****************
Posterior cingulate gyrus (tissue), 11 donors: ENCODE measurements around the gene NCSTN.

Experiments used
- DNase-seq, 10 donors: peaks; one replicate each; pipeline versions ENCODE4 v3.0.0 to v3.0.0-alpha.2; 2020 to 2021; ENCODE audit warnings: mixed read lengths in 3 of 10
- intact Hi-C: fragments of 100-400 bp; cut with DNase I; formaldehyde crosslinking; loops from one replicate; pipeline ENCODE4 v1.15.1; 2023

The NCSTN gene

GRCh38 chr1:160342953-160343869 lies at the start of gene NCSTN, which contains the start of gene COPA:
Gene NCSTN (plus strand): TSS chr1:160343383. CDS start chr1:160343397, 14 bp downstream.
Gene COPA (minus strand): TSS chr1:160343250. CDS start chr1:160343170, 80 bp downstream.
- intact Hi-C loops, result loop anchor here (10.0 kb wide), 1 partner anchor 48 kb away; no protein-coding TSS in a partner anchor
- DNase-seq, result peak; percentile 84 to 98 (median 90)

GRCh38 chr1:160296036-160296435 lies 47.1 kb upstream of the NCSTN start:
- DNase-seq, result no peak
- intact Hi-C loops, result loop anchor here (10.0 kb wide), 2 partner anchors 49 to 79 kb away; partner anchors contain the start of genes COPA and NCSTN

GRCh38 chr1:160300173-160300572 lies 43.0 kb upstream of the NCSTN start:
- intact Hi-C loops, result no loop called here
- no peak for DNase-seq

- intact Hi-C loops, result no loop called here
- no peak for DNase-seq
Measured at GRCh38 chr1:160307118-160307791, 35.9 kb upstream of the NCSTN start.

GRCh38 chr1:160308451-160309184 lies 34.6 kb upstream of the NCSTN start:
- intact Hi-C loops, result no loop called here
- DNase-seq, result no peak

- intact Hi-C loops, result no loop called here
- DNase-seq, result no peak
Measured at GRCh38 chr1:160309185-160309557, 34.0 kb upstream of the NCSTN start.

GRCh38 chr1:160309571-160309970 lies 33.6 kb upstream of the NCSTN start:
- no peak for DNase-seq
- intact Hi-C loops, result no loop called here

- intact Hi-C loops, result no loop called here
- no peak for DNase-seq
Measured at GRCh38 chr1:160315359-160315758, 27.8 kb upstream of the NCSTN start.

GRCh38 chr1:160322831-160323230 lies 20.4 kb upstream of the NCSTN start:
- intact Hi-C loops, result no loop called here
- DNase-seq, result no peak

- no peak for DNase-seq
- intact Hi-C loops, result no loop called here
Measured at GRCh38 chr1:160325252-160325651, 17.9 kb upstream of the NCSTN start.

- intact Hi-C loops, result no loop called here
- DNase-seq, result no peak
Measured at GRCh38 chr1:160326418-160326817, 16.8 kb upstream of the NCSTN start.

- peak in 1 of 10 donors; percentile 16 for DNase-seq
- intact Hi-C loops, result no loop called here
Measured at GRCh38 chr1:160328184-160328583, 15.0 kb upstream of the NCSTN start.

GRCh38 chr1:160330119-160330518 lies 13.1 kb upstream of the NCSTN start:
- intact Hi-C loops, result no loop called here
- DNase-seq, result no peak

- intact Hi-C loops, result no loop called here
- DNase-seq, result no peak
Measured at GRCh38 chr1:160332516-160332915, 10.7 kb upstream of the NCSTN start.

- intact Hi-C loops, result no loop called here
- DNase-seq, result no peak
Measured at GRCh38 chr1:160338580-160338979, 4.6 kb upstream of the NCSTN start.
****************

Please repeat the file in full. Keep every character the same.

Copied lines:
Posterior cingulate gyrus (tissue), 11 donors: ENCODE measurements around the gene NCSTN.

Experiments used
- DNase-seq, 10 donors: peaks; one replicate each; pipeline versions ENCODE4 v3.0.0 to v3.0.0-alpha.2; 2020 to 2021; ENCODE audit warnings: mixed read lengths in 3 of 10
- intact Hi-C: fragments of 100-400 bp; cut with DNase I; formaldehyde crosslinking; loops from one replicate; pipeline ENCODE4 v1.15.1; 2023

The NCSTN gene

GRCh38 chr1:160342953-160343869 lies at the start of gene NCSTN, which contains the start of gene COPA:
Gene NCSTN (plus strand): TSS chr1:160343383. CDS start chr1:160343397, 14 bp downstream.
Gene COPA (minus strand): TSS chr1:160343250. CDS start chr1:160343170, 80 bp downstream.
- intact Hi-C loops, result loop anchor here (10.0 kb wide), 1 partner anchor 48 kb away; no protein-coding TSS in a partner anchor
- DNase-seq, result peak; percentile 84 to 98 (median 90)

GRCh38 chr1:160296036-160296435 lies 47.1 kb upstream of the NCSTN start:
- DNase-seq, result no peak
- intact Hi-C loops, result loop anchor here (10.0 kb wide), 2 partner anchors 49 to 79 kb away; partner anchors contain the start of genes COPA and NCSTN

GRCh38 chr1:160300173-160300572 lies 43.0 kb upstream of the NCSTN start:
- intact Hi-C loops, result no loop called here
- no peak for DNase-seq

- intact Hi-C loops, result no loop called here
- no peak for DNase-seq
Measured at GRCh38 chr1:160307118-160307791, 35.9 kb upstream of the NCSTN start.

GRCh38 chr1:160308451-160309184 lies 34.6 kb upstream of the NCSTN start:
- intact Hi-C loops, result no loop called here
- DNase-seq, result no peak

- intact Hi-C loops, result no loop called here
- DNase-seq, result no peak
Measured at GRCh38 chr1:160309185-160309557, 34.0 kb upstream of the NCSTN start.

GRCh38 chr1:160309571-160309970 lies 33.6 kb upstream of the NCSTN start:
- no peak for DNase-seq
- intact Hi-C loops, result no loop called here

- intact Hi-C loops, result no loop called here
- no peak for DNase-seq
Measured at GRCh38 chr1:160315359-160315758, 27.8 kb upstream of the NCSTN start.

GRCh38 chr1:160322831-160323230 lies 20.4 kb upstream of the NCSTN start:
- intact Hi-C loops, result no loop called here
- DNase-seq, result no peak

- no peak for DNase-seq
- intact Hi-C loops, result no loop called here
Measured at GRCh38 chr1:160325252-160325651, 17.9 kb upstream of the NCSTN start.

- intact Hi-C loops, result no loop called here
- DNase-seq, result no peak
Measured at GRCh38 chr1:160326418-160326817, 16.8 kb upstream of the NCSTN start.

- peak in 1 of 10 donors; percentile 16 for DNase-seq
- intact Hi-C loops, result no loop called here
Measured at GRCh38 chr1:160328184-160328583, 15.0 kb upstream of the NCSTN start.

GRCh38 chr1:160330119-160330518 lies 13.1 kb upstream of the NCSTN start:
- intact Hi-C loops, result no loop called here
- DNase-seq, result no peak

- intact Hi-C loops, result no loop called here
- DNase-seq, result no peak
Measured at GRCh38 chr1:160332516-160332915, 10.7 kb upstream of the NCSTN start.

- intact Hi-C loops, result no loop called here
- DNase-seq, result no peak
Measured at GRCh38 chr1:160338580-160338979, 4.6 kb upstream of the NCSTN start.